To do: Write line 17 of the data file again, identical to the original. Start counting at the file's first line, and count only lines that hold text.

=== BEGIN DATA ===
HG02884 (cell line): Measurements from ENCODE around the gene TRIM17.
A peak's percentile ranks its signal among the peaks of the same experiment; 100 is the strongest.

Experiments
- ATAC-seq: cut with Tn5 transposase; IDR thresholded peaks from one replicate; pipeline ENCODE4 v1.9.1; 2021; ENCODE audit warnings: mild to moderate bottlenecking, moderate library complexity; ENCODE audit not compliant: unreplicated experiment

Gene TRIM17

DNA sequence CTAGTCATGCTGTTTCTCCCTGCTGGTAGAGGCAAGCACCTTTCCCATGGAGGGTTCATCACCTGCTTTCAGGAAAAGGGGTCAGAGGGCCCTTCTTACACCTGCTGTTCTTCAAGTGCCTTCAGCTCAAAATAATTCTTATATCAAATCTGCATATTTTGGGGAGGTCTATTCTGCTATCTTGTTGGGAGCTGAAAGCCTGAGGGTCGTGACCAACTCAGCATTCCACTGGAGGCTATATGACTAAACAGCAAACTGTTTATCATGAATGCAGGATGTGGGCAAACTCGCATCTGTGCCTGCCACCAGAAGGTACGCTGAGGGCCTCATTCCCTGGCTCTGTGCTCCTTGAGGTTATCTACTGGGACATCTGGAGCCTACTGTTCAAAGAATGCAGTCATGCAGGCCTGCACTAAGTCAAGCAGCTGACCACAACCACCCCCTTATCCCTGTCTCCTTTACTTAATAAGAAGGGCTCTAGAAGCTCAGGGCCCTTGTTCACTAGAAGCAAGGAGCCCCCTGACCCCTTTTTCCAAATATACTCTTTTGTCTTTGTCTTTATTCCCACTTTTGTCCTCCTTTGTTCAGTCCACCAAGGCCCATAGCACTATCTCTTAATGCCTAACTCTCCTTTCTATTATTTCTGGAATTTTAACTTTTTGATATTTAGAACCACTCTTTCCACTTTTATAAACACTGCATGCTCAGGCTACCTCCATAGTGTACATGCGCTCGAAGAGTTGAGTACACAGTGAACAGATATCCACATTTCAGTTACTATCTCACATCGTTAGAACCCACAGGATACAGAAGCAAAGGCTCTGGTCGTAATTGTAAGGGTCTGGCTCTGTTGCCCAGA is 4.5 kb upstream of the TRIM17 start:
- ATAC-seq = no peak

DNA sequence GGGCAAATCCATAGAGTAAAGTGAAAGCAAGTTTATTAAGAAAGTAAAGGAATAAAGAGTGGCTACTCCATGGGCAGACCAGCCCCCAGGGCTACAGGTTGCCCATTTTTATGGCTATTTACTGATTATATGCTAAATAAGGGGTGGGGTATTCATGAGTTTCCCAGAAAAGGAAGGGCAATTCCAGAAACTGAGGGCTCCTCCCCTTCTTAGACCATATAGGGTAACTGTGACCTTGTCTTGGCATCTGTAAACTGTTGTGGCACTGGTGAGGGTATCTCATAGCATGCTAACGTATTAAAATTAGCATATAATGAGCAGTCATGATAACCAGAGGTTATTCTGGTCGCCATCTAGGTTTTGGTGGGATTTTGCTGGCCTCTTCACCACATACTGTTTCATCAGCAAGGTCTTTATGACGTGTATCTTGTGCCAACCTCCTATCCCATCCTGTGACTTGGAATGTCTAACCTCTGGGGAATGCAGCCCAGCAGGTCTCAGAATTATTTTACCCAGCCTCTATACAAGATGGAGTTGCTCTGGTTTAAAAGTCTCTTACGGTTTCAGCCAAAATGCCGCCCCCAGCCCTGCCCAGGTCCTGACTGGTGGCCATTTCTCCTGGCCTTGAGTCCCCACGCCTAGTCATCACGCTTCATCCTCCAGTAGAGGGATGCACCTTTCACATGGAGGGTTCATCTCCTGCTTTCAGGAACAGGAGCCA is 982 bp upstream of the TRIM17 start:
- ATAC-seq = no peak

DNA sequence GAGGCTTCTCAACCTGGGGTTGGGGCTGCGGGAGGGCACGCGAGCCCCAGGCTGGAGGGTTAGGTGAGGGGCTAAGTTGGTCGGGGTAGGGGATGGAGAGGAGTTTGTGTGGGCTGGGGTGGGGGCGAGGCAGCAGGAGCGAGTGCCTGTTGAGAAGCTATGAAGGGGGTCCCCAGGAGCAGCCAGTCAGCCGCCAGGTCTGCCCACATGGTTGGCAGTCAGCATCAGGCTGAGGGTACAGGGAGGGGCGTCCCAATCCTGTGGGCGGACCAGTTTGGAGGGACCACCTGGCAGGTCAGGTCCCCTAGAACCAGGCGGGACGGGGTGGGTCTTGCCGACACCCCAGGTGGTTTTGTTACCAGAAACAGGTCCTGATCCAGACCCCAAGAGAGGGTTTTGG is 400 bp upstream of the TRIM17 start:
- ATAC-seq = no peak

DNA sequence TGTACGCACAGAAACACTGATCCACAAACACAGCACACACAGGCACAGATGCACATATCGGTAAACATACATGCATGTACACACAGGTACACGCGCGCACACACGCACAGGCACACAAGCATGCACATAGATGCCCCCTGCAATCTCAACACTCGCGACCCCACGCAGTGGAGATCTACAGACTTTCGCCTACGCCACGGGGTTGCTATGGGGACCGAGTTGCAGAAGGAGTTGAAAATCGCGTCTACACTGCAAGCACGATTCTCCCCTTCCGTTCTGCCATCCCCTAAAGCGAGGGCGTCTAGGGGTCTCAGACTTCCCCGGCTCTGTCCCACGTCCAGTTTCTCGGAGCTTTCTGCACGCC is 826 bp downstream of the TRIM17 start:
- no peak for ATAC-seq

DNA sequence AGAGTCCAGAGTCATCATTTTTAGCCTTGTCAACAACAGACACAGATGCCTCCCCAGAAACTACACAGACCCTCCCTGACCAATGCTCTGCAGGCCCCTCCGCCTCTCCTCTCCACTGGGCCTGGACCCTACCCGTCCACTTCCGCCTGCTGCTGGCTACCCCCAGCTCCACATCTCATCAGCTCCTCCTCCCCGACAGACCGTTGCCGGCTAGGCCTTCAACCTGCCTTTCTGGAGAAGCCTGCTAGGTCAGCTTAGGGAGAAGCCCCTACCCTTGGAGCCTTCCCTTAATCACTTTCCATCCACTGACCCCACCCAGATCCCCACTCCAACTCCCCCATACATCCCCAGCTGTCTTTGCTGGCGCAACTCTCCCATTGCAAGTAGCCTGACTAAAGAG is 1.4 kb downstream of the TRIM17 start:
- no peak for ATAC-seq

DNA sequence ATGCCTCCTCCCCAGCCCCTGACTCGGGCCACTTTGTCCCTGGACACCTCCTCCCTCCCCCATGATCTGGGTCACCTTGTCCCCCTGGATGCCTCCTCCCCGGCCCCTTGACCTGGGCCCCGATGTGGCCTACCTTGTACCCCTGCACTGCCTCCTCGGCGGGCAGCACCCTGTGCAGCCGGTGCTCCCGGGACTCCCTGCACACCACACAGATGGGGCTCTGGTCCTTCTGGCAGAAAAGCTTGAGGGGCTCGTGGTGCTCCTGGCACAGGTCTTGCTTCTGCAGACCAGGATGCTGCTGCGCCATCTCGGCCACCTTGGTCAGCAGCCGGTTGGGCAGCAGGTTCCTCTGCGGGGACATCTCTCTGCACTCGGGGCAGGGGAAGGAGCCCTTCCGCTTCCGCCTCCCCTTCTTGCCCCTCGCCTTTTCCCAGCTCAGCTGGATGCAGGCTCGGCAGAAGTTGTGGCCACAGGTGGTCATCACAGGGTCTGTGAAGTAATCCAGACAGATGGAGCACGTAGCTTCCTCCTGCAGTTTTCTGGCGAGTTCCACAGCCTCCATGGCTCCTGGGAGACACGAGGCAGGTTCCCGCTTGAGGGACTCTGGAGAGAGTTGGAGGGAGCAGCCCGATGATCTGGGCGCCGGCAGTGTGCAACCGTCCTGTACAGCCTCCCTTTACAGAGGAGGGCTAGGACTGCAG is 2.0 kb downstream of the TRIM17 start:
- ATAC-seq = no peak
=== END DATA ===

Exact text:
- ATAC-seq = no peak